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Hadley v. Baxendale

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Hadley v. Baxendale, 9 Exch. 341, 156 Eng. Rep. 145 (1854) is a classic contract law case that deals with the extent of consequential damages recoverable after a breach of contract, as related to the foreseeability of the losses.

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Summary of Case Facts

The plaintiffs (Hadley) in this case were millers from Gloucester. A shaft in their mill broke, rendering the entire mill inoperable. The plaintiffs brought the shaft to the defendant carrier (Baxendale) to have it transported to Greenwich, whereupon a replacement shaft would be fabricated to the exact same measurements and specifications as the old one. It was contracted that the shaft would be delivered to Greenwich the next day. However, the defendant failed to meet the delivery date contracted and the shaft’s delivery was delayed by several days. Due to the defendant’s delay, a replacement shaft could not be made and delivered on time, and plaintiffs' mill remained inoperable for several more days. Plaintiffs sued defendant for profits lost for the days the mill could not operate.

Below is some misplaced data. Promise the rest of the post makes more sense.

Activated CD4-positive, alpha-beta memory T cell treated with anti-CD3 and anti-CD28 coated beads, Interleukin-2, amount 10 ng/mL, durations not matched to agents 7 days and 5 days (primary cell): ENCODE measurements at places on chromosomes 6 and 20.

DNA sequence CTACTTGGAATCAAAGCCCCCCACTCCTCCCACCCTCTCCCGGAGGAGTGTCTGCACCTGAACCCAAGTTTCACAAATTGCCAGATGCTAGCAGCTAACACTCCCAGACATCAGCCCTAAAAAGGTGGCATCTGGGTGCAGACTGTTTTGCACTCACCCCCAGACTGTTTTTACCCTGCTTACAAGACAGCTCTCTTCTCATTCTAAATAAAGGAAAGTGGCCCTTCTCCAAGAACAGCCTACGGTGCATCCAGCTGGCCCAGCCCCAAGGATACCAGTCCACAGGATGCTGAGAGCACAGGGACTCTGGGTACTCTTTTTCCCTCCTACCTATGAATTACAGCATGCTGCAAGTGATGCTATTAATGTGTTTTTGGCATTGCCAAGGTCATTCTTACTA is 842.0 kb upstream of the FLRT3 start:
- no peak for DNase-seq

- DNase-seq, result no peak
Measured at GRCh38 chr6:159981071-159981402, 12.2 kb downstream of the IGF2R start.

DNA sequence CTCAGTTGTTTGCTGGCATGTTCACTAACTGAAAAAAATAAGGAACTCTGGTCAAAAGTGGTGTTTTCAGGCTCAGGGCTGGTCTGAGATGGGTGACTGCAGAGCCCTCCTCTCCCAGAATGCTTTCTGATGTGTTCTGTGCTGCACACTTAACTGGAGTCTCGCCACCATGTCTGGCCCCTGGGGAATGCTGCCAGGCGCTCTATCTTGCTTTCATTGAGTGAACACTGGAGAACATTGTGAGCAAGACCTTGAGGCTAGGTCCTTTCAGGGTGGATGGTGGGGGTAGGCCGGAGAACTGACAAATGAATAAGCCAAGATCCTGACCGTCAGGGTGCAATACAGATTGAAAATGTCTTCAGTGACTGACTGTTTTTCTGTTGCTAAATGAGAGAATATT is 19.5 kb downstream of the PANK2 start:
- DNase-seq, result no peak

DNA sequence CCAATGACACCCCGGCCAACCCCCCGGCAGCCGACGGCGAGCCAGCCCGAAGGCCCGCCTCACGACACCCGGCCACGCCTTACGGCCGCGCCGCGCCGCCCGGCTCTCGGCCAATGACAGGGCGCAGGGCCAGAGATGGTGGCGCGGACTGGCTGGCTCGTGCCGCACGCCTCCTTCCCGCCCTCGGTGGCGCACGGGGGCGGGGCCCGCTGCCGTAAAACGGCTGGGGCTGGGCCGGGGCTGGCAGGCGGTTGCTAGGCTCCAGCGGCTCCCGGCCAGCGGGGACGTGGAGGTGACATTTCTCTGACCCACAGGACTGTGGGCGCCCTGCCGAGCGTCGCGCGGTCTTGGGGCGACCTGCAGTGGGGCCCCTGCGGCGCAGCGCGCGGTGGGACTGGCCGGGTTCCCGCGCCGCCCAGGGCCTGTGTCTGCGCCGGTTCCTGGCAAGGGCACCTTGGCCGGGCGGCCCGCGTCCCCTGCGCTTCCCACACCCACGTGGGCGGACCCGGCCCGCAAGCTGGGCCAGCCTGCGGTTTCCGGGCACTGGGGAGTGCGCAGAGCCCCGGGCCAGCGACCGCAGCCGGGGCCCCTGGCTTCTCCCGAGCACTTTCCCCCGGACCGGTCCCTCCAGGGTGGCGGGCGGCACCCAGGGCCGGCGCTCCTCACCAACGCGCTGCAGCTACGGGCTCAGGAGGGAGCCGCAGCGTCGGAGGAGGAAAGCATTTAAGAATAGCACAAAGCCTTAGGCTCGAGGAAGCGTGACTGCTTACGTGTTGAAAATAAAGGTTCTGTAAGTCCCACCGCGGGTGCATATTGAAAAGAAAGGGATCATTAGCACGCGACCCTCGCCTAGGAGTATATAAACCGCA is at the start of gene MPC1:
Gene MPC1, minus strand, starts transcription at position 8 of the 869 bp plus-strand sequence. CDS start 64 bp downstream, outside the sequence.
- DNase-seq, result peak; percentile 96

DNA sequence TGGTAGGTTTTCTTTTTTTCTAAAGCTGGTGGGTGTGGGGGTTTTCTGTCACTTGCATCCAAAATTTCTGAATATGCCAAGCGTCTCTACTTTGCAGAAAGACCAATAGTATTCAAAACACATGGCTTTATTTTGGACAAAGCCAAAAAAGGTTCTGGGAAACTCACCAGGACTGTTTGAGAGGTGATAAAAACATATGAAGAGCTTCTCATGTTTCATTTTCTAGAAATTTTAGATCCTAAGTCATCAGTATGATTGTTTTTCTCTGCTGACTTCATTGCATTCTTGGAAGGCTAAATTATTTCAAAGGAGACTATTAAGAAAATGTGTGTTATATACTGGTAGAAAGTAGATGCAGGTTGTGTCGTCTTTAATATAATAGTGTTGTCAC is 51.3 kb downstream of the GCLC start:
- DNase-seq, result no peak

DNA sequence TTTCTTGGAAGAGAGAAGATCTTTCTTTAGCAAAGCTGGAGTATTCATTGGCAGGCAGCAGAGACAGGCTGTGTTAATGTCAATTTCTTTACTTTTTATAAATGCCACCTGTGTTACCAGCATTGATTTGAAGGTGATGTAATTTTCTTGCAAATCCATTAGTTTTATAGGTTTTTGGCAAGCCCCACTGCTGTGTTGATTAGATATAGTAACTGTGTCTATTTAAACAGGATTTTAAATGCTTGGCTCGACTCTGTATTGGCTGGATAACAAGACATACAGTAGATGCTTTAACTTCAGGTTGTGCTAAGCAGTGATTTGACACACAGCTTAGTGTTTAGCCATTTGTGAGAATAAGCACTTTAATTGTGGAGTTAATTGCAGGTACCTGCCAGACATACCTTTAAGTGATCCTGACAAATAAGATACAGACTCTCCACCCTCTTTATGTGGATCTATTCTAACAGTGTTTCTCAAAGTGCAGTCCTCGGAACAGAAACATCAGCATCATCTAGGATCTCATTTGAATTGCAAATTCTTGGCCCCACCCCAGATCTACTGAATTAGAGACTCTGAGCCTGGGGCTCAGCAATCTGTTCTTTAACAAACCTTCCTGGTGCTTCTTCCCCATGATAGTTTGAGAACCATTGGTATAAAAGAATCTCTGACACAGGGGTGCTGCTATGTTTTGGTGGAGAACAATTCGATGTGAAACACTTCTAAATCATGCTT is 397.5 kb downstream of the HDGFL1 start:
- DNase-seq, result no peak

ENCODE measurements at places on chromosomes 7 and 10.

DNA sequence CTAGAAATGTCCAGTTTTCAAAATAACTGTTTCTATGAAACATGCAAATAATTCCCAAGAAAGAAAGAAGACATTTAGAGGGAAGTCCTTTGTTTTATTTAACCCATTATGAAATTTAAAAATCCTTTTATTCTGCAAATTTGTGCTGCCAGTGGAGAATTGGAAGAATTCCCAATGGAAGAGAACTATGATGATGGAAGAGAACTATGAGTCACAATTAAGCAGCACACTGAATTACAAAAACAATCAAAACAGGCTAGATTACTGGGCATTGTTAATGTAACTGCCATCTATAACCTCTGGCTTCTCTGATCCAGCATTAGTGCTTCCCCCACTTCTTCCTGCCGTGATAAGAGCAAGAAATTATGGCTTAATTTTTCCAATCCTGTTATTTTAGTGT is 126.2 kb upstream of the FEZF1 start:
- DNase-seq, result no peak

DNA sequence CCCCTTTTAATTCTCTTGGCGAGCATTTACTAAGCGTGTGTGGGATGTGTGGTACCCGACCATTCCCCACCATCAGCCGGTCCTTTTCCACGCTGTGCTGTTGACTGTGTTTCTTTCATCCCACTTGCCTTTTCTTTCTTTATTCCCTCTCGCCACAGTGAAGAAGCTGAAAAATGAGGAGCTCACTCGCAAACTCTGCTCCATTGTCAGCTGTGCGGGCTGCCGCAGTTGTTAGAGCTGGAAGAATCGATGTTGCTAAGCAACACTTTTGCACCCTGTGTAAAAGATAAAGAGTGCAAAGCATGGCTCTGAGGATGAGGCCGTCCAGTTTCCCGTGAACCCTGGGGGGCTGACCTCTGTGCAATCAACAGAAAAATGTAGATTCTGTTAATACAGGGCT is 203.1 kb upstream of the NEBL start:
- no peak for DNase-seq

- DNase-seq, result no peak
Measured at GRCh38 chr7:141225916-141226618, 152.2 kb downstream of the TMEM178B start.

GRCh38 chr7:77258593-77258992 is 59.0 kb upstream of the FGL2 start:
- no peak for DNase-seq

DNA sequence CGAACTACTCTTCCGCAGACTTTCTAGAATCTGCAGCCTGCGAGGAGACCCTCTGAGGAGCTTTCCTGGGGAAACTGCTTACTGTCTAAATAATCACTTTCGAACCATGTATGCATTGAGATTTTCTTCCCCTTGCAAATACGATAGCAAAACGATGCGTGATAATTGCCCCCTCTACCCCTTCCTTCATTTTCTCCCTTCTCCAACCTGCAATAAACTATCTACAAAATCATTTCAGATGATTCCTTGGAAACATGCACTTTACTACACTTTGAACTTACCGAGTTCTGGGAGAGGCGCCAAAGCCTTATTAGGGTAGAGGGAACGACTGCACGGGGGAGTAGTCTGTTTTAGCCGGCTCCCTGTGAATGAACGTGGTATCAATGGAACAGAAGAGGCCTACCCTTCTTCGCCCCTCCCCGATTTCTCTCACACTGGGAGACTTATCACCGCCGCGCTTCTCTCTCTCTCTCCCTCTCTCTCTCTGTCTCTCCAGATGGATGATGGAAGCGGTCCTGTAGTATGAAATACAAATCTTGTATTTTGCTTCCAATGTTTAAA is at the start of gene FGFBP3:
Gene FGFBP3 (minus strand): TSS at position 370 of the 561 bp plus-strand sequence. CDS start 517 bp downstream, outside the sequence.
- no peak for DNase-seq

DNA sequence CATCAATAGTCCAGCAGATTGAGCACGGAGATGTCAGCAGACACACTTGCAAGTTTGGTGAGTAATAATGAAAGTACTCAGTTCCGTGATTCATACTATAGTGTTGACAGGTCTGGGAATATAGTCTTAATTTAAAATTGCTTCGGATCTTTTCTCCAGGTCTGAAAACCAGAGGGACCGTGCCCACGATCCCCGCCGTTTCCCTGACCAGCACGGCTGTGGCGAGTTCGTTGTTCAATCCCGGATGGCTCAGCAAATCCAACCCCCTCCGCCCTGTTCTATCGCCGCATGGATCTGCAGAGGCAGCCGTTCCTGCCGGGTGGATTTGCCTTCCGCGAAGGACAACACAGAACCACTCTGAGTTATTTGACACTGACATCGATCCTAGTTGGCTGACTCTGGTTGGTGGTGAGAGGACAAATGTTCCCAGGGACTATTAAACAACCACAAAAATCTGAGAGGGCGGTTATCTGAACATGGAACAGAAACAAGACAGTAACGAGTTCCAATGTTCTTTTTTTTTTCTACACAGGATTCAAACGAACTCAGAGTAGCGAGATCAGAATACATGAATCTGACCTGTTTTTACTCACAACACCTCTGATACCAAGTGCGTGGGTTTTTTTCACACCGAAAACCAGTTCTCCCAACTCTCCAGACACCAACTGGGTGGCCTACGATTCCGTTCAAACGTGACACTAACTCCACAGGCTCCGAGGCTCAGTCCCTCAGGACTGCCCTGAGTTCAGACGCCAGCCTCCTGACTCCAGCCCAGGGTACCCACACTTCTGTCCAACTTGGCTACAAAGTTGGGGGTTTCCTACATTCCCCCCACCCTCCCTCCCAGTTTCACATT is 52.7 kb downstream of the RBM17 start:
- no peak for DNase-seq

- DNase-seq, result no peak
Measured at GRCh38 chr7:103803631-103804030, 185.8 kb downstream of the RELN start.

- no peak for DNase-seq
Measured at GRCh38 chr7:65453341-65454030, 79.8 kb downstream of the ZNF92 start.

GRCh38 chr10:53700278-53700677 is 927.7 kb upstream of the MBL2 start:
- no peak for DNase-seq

Can the plaintiffs recover lost profits as consequential damages arising from breach of contract?

Holding and Law

After a breach, the non-breaching party can recover only those lost profits arising naturally from the breach of the contract, or those damages reasonably contemplated (foreseeable) by the parties at the time of contract formation.

Because plaintiffs failed to inform defendant of the special circumstances surrounding the shaft and the fact that it was the sole reason for the mill’s closure, the defendant had no reason to believe that a delay in delivering the shaft would result in several days’ worth of lost profits. As a result, plaintiffs, in their original trial, should not have recovered lost profits from the defendant.

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